The nitty gritty details of our Dodge Demon Redline Rebuild

In the latest Redline Rebuild, a menacing, 840-hp Dodge Demon honored us with a visit to the Hagerty garage. Now, for the behind-the-scenes, black-magic details on how the build came together, watch here. You can watch Davin assemble the beast in just five minutes, but if you want the behind-the-scenes details, Ben and Davin are here to talk about how it all came together.

The 6.2-liter V-8 features a 2.7-liter supercharger pressurizing the intake to 14.5 pounds-per-square-inch. With just 3300 units sold in the U.S. and Canada, Davin was eager to peek inside the exclusive powerplant and see just how the engineers at SRT coerced record horsepower numbers from the iron-block Hemi.

“Looking at piece by piece, I don’t want to say it’s unremarkable, but the individual parts are relatively normal,” Davin says. “It is certainly a case where the sum is greater than its parts.”

While cleaning parts for the next Redline Rebuild, Davin admits there wasn’t one big secret hidden under the SRT’s massive supercharger. Instead, the big Hemi benefitted from many small increases that stacked up to make an efficient and powerful package.

Another item that stuck out to Davin was the lack of keyways on many of the press fit rotating items, like the crankshaft pulley and supercharger rotors. The bolts holding the pulley on each these items is torque-to-yield, like many of the fasteners in this engine. The trick is that clocking, or accurately aligning, the pulleys or supercharger vanes can only be done with a factory jig or fixture.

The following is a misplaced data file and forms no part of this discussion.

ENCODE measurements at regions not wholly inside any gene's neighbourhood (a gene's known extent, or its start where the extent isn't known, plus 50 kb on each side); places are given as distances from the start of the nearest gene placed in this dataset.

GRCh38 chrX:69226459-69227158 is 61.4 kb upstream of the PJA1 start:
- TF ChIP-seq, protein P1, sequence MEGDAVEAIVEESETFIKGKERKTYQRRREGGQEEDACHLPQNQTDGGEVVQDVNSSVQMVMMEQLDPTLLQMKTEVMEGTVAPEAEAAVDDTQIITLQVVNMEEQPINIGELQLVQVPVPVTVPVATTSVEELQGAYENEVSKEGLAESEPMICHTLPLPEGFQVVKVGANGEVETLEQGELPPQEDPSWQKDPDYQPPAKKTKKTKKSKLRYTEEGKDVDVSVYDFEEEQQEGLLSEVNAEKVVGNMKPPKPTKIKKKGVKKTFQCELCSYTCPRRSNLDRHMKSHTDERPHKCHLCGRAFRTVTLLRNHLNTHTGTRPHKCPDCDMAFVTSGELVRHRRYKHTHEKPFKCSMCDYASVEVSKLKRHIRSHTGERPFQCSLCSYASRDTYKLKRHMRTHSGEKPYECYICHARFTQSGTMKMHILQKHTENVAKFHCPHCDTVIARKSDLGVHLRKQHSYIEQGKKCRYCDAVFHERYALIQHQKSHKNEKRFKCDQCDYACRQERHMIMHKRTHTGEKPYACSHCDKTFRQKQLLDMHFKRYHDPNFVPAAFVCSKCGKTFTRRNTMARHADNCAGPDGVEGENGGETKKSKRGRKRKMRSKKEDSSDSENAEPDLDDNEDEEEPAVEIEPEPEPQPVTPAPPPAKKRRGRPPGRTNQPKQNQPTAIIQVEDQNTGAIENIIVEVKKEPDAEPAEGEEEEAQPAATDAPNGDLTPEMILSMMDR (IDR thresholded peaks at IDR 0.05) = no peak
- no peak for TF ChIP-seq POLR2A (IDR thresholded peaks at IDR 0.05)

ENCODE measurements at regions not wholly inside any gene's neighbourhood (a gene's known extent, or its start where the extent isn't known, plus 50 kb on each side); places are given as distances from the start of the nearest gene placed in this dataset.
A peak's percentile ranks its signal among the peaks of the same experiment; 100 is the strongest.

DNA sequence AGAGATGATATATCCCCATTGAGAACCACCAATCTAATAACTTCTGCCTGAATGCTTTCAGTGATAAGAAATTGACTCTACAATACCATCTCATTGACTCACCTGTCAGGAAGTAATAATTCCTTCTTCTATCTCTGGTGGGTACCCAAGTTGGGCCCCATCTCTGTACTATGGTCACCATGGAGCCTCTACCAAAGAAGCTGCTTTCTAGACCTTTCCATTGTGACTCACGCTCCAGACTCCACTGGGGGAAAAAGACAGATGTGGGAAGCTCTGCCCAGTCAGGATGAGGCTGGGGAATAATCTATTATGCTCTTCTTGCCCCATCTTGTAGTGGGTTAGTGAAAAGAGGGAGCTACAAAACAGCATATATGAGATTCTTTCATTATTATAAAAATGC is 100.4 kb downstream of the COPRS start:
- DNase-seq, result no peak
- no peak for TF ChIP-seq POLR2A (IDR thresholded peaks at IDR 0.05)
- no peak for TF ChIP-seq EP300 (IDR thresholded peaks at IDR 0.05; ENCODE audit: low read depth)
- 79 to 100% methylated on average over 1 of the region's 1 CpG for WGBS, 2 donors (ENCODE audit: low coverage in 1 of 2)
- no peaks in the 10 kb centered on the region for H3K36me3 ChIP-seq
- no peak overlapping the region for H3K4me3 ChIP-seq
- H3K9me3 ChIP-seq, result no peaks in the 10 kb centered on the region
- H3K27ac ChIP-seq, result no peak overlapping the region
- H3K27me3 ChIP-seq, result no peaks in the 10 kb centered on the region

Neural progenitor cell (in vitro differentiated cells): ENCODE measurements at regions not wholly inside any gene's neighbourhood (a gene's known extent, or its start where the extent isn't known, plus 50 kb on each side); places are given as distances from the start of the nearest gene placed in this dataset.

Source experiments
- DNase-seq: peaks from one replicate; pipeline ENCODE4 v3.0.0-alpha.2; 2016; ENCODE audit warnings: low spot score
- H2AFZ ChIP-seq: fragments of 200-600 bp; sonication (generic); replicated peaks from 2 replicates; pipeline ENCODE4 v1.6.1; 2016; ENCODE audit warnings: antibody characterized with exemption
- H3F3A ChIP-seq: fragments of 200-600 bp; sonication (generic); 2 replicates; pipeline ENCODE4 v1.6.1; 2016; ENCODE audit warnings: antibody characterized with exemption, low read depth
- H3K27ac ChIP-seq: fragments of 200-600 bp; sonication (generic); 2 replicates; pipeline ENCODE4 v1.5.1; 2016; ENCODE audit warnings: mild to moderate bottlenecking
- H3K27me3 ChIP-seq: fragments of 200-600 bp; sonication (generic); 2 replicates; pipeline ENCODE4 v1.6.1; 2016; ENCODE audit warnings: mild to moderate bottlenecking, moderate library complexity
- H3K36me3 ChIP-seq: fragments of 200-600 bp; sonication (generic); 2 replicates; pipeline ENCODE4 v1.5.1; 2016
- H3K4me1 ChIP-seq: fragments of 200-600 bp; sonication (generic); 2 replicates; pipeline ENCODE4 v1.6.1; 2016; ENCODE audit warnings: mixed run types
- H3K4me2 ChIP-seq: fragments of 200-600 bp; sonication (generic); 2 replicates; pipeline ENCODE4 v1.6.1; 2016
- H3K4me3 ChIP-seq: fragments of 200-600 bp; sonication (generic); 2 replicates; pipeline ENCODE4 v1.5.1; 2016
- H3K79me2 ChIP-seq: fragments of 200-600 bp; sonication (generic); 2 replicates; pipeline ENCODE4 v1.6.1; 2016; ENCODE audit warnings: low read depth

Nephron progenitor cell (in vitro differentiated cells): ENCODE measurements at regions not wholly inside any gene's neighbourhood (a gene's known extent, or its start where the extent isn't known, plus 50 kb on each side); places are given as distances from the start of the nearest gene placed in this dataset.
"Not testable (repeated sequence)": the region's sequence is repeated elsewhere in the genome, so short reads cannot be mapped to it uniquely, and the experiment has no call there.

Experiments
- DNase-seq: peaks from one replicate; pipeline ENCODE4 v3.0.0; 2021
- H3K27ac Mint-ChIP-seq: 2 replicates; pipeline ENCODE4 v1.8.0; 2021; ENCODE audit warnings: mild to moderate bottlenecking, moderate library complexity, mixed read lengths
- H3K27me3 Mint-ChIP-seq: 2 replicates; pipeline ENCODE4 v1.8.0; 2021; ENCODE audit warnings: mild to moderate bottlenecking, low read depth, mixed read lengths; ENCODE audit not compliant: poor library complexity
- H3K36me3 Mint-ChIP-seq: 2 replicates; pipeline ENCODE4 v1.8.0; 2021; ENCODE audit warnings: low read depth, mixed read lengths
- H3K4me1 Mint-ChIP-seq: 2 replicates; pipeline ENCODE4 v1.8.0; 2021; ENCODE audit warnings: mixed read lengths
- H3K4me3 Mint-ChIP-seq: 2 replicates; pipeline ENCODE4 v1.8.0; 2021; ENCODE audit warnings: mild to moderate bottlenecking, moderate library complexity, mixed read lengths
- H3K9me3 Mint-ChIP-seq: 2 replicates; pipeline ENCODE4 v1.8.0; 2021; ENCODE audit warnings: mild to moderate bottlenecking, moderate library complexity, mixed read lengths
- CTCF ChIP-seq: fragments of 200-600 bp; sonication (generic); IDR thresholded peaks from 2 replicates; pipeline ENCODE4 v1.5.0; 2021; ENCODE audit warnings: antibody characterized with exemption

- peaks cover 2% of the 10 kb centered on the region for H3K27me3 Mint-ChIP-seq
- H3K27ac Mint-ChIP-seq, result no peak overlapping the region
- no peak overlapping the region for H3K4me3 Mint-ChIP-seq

Torque-to-yield hardware it tightened with a standard torque wrench and then further rotated a prescribed number of degrees. For example, the connecting rod bolts were 45 ft-lbs plus 90 degrees. This process stretches a bolt for additional clamping force in critical areas.

Davin also points out a detail some people might overlook—the gaskets. For this usually cheap part, the Demon eschews traditional cork or paper gasket materials. Instead, the Demon’s gaskets are thin steel with perfectly placed silicone to seal the mating surfaces. The idea is to eliminate the need to hand-apply any additional sealant, further reducing the chance for human error. The oil pan gasket is the exception here, requiring four small dabs of Permatex sealant to cover gaps created by the timing cover and rear main bearing.  

The Demon Hemi is a hefty package by almost every definition and measurement, but it clearly  translates to big horsepower. It’s insanely impressive, and once you have seen inside the SRT Demon engine from the oil squirters to the massive supercharger, there is no going back. Davin raised a Demon, and we all get to enjoy it.